I spent the morning reading as many articles as I could find about Darren Rainey, a 50-year-old, Black, poor and mentally ill man from Florida who died in prison in 2012. The Miami Herald, with the courageous testimonies of Mark Joiner and Harold Hempstead – prisoners who heard the screams of Mr. Rainey and participated in cleaning up after he died, assert that Darren Rainey was basically boiled alive. He was placed in a scalding hot shower (180°+) for two hours as punishment for refusal to clean up feces in his cell. Fellow prisoner, Mark Joiner, was told to clean up after Darren died and found chunks of skin in the shower and beyond it. He was instructed to put the skin in the trash. Yesterday, the Miami-Dade Medical Examiner ruled the death “accidental.” See the Herald article at http://www.miamiherald.com/news/special-reports/florida-prisons/article56108525.html.
I was made aware of this through outraged tweets and explored it for myself. After reading books like Michele Alexander’s The New Jim Crow, and Bryan Stevenson’s Just Mercy, it is sadly no stretch at all for me to imagine corrections officers going to the extremes detailed in various articles about the treatment of prisoners in Florida’s Department of Corrections and in other states across the country. I recognize the myriad ethical issues involved in the historic Stanford Prison Experiment, but I feel compelled to ask: Did we learn nothing from that 6-day nightmare? And this experiment preceded the 400% increase in prison population that was to occur in the following 40 years.
Governor Bruce Rauner of Illinois appointed a commission in February 2015 to explore the status of criminal justice and sentencing reform in the state and to recommend measures to reduce the prison population by 25% in 10 years. As far as I’m concerned, this goal is ridiculously low given the following factors: 60%+ of all prisoners are non-violent offenders, the prison population is aging rapidly reducing the threats these women and men pose if released, and many prisoners would be served far better through treatment of addictions and mental illness in alternative facilities and programs. That said, the commission was made up of some key players in the state regarding restorative justice, alternative innovations, and advocacy for true justice. I am hopeful that their recommendations to the governor will provide a dynamic starting place for more extensive reform in the near future.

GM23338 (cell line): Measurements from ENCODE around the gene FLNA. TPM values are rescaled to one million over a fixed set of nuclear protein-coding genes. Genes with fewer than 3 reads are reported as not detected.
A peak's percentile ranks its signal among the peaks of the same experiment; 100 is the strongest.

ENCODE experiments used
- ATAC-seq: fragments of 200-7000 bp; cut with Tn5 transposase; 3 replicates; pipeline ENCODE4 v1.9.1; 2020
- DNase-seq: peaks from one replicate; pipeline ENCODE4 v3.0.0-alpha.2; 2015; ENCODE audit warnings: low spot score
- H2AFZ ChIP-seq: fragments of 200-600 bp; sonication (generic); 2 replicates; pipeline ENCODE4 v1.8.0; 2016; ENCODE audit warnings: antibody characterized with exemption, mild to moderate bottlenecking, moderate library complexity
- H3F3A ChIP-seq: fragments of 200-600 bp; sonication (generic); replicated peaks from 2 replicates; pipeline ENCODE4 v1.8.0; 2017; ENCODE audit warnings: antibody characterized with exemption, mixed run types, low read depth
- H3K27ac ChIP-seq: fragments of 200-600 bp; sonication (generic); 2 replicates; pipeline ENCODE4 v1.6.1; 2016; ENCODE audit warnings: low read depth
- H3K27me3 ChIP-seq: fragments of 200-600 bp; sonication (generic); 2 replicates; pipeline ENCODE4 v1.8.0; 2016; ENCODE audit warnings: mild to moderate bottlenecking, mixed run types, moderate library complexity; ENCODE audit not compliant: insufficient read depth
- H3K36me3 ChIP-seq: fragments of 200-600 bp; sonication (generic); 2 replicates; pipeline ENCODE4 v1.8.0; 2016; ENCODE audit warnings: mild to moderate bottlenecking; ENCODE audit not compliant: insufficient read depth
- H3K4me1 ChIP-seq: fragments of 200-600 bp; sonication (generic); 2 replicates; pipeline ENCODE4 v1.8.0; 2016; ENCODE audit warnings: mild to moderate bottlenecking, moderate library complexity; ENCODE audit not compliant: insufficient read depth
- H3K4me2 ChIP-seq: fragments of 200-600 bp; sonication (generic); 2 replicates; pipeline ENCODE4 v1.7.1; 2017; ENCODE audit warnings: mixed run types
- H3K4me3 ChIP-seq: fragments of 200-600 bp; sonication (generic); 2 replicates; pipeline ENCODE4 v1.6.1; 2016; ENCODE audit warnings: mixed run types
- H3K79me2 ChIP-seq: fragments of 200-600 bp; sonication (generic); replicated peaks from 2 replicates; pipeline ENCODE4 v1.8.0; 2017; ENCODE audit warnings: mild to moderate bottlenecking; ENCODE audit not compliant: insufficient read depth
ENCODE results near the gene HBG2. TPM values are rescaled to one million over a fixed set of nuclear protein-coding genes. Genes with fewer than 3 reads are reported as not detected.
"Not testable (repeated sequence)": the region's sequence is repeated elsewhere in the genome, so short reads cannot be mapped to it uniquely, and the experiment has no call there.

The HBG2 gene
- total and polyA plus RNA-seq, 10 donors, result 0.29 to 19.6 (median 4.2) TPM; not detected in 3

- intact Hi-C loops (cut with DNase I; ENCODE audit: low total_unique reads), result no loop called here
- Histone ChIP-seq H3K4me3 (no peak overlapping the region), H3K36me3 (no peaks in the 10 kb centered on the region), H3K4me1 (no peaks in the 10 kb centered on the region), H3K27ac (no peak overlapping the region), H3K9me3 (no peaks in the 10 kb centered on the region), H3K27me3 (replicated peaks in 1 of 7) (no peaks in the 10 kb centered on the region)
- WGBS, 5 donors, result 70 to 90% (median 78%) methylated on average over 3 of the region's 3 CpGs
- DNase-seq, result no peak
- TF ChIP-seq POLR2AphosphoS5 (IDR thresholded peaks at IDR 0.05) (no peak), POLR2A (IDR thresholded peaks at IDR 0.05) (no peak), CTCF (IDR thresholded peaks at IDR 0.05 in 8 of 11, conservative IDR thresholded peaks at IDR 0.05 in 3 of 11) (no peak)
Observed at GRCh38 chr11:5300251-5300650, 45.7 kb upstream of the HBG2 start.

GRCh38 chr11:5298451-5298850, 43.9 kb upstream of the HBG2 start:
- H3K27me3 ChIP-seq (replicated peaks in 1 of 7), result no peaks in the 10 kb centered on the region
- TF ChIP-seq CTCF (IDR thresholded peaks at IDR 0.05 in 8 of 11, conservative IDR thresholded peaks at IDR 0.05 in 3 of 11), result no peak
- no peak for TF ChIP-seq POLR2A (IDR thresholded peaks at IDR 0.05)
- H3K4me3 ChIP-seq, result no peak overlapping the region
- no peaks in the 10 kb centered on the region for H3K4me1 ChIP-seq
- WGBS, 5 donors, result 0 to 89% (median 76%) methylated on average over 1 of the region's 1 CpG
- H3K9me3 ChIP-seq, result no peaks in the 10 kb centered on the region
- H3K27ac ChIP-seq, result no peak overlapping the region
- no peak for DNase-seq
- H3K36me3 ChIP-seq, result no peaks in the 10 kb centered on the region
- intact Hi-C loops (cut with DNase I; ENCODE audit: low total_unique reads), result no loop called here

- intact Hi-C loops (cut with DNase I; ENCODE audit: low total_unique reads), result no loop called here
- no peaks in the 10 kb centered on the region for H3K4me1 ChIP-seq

The link between the atrocities in Miami-Dade County and the state of Illinois (specifically Chicago) is that the Department of Justice is carrying out federal investigations of corrections and police departmental abuses in both places. This is an important step in the right direction. It shines a spotlight on issues and practices that are all too frequently carried on in the dark. Those who are subjected to abuses or witness them are frightened to give voice to what they see, hear and know since officers often threaten retaliation for bringing them into the light of day. It’s simply a macro example of a dysfunctional family caught in the throes of domestic violence who wants no one to know what’s happening within its walls. Shame, gangster mentality and “boys club” practices make it extraordinarily difficult to bring forward knowledge of abuse in police stations, on the streets, or in jails and prisons. This cannot stand!
Black lives absolutely do matter. Black women and men who are incarcerated still matter. Mentally ill people matter. Those who are weighed down by various forms of poverty matter. If we consider the wisdom of Dr. King once again, who understood that racism diminished both Black and White persons and communities, then we must also assert that correctional officers and police officers matter. We know that not all officers are “bad” or corrupt or remain silent in the face of injustice. Yet, as a collective, they too are diminished by the patterns that have ingrained themselves into our systems and practices. We are all less than who God created us to be because of racism. We are all shamed by the death of Darren Rainey if we allow yet another Black person to be killed in custody with impunity for those who tortured him to death and inattention to the desperate need for U.S. citizens to come together to reform our responses to crime and violence.
As challenging as it is, people who know the truth are compelled to offer compassion for all concerned, seek justice for Darren Rainey and many others, and have the courage to act in the face of racism, injustice and complicit silence.